Three-dimensional off-lattice Monte Carlo kinetics simulations of interstellar grain chemistry and ice structure

The first off-lattice Monte Carlo kinetics model of interstellar dust-grain surface chemistry is presented. The positions of all surface particles are determined explicitly, according to the local potential minima resulting from the pair-wise interactions of contiguous atoms and molecules, rather than by a pre-defined lattice structure. The model is capable of simulating chemical kinetics on any arbitrary dust-grain morphology, as determined by the user-defined positions of each individual dust-grain atom. A simple method is devised for the determination of the most likely diffusion pathways and their associated energy barriers for surface species. The model is applied to a small, idealized dust grain, adopting various gas densities and using a small chemical network. Hydrogen and oxygen atoms accrete onto the grain, to produce H2O, H2, O2 and H2O2. The off-lattice method allows the ice structure to evolve freely; ice mantle porosity is found to be dependent on the gas density, which controls the accretion rate. A gas density of 2 x 10^{4} cm^{-3}, appropriate to dark interstellar clouds, is found to produce a fairly smooth and non-porous ice mantle. At all densities, H2 molecules formed on the grains collect within the crevices that divide nodules of ice, and within micropores (whose extreme inward curvature produces strong local potential minima). The larger pores produced in the high-density models are not typically filled with H2. Direct deposition of water molecules onto the grain indicates that amorphous ices formed in this way may be significantly more porous than interstellar ices that are formed by surface chemistry.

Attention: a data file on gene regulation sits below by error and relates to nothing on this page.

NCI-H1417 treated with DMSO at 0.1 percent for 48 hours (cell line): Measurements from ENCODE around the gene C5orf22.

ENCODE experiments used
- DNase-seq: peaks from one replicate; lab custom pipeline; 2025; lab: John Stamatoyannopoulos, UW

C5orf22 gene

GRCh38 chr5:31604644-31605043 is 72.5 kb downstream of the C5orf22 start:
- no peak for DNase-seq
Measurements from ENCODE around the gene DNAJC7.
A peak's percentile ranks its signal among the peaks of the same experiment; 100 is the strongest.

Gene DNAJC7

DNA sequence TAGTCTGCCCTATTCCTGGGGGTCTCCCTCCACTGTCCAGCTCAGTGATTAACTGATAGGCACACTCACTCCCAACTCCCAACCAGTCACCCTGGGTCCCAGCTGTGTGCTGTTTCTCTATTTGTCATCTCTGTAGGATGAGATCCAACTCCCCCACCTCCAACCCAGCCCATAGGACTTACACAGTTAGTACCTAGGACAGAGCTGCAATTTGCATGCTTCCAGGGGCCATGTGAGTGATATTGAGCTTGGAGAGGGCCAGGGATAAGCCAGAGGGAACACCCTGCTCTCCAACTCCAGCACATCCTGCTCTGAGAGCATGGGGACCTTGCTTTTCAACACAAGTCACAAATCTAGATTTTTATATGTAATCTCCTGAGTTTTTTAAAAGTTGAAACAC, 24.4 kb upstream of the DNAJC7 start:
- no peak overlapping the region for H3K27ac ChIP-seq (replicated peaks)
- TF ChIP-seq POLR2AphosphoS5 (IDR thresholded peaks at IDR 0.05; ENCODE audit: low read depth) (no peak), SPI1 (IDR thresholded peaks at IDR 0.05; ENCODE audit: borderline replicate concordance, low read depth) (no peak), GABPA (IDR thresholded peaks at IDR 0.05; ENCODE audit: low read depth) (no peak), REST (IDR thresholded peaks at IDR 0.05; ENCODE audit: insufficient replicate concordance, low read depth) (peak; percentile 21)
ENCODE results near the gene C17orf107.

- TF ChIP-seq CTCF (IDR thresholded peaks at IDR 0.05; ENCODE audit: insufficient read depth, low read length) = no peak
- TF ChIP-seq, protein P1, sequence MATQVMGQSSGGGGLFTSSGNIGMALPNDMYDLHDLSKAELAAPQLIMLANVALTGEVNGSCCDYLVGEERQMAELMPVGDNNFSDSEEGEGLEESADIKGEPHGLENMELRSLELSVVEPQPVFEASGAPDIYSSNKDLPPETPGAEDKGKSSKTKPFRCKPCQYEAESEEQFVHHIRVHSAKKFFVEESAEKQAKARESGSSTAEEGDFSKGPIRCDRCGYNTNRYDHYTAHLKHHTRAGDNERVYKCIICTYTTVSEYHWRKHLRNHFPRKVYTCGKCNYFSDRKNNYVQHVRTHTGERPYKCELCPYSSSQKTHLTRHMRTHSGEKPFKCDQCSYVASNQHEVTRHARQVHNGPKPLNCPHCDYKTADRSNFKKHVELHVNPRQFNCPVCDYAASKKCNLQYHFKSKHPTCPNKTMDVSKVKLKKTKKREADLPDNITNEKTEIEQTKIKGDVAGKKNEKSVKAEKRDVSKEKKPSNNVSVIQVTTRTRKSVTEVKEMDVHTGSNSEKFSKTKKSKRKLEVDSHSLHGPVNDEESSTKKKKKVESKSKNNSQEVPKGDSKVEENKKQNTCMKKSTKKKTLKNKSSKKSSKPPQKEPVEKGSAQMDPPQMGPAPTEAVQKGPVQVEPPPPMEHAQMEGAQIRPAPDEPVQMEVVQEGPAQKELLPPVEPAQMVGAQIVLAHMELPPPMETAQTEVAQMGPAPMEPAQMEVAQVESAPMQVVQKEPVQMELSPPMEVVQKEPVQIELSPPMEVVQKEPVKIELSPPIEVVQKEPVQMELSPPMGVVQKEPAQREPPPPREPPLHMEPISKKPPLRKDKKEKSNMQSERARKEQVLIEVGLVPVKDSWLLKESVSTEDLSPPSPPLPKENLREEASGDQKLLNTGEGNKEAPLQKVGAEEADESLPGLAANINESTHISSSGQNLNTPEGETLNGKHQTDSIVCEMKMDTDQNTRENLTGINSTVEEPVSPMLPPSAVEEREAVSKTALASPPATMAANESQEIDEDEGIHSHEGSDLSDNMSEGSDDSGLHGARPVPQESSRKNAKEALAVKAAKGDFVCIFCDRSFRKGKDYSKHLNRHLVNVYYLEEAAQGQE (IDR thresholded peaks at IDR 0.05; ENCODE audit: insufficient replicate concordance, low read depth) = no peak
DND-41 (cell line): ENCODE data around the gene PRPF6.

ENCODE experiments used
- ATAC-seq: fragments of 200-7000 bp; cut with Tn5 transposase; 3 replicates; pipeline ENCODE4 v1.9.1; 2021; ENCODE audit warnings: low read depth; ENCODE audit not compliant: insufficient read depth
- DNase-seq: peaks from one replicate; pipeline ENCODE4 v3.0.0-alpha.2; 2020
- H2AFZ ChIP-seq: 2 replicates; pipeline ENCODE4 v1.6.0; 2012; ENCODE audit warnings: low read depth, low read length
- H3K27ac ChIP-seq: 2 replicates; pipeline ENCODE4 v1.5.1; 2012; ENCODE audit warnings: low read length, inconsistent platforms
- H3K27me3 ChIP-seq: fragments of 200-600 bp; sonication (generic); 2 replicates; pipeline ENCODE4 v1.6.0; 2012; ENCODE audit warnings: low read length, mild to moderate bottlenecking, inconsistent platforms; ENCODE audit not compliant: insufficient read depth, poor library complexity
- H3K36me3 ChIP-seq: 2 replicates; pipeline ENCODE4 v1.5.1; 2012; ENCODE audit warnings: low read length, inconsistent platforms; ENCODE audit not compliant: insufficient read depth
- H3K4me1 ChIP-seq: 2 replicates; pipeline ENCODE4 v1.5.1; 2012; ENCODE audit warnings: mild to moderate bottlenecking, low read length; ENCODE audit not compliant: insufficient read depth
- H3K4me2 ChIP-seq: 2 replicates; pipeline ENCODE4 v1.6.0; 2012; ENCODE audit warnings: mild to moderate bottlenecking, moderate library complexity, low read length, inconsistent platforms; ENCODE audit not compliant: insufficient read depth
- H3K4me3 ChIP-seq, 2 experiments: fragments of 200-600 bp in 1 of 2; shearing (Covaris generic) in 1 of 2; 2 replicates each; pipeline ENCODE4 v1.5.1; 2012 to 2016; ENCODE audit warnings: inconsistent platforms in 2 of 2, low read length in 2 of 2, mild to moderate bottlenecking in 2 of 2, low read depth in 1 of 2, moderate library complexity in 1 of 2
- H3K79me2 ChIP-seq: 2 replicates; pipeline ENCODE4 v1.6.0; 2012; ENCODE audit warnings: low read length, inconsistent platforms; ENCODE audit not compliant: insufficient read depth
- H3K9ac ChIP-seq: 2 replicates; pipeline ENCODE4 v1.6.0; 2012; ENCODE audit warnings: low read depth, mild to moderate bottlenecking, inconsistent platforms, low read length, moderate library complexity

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Date added: Thu, 10 Oct 13